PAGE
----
It was built to do one thing – play chess.  It was a computer made by IBM called Deep Blue.  It could analyze 200 million chess moves in a second and instantly decide which was the best move to make.  So how good was it?  They put it to the test against the best chess player in the world – the man regarded as the best chess player who ever lived.  Russian Gary Kasparov had never lost a professional match and agreed to put his skills up against a machine.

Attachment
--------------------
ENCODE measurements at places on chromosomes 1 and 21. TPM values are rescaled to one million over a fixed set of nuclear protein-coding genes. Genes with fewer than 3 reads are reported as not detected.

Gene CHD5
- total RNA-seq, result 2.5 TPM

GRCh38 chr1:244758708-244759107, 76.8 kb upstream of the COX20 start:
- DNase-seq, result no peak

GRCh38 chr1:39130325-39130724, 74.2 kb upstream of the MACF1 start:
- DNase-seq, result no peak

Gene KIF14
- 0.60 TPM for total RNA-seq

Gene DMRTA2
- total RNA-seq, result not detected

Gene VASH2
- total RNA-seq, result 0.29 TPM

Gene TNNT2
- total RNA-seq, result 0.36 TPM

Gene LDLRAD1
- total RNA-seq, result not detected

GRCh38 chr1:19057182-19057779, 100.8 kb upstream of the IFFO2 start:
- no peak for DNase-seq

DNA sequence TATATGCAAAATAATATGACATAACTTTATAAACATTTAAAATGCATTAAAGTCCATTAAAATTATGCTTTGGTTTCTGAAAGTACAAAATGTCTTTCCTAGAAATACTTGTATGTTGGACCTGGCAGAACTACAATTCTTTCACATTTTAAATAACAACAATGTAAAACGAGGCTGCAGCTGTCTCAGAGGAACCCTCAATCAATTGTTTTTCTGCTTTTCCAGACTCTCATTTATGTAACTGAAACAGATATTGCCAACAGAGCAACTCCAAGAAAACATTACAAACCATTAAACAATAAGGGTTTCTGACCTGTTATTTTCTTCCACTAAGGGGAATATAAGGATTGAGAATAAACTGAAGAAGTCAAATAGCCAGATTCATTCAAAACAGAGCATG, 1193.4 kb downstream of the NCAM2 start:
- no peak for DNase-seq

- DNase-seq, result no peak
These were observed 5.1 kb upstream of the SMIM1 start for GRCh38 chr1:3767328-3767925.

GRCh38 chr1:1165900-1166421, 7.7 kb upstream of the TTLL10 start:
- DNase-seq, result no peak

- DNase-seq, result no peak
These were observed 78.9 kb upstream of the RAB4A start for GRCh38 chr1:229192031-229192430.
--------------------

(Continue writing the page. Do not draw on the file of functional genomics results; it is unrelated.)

So they played a tournament – best of seven.  One game ended in a draw.  Kasparov won two games but in the deciding game Kasporav conceded defeat after 19 moves handing Kasparov his first loss ever in tournament play.

It happened on this date in 1997.

There are 20 possible moves you can make to open a chess game.

The term “checkmate” comes from a Persian term meaning the king is defeated.

SOURCE: HistoryChannel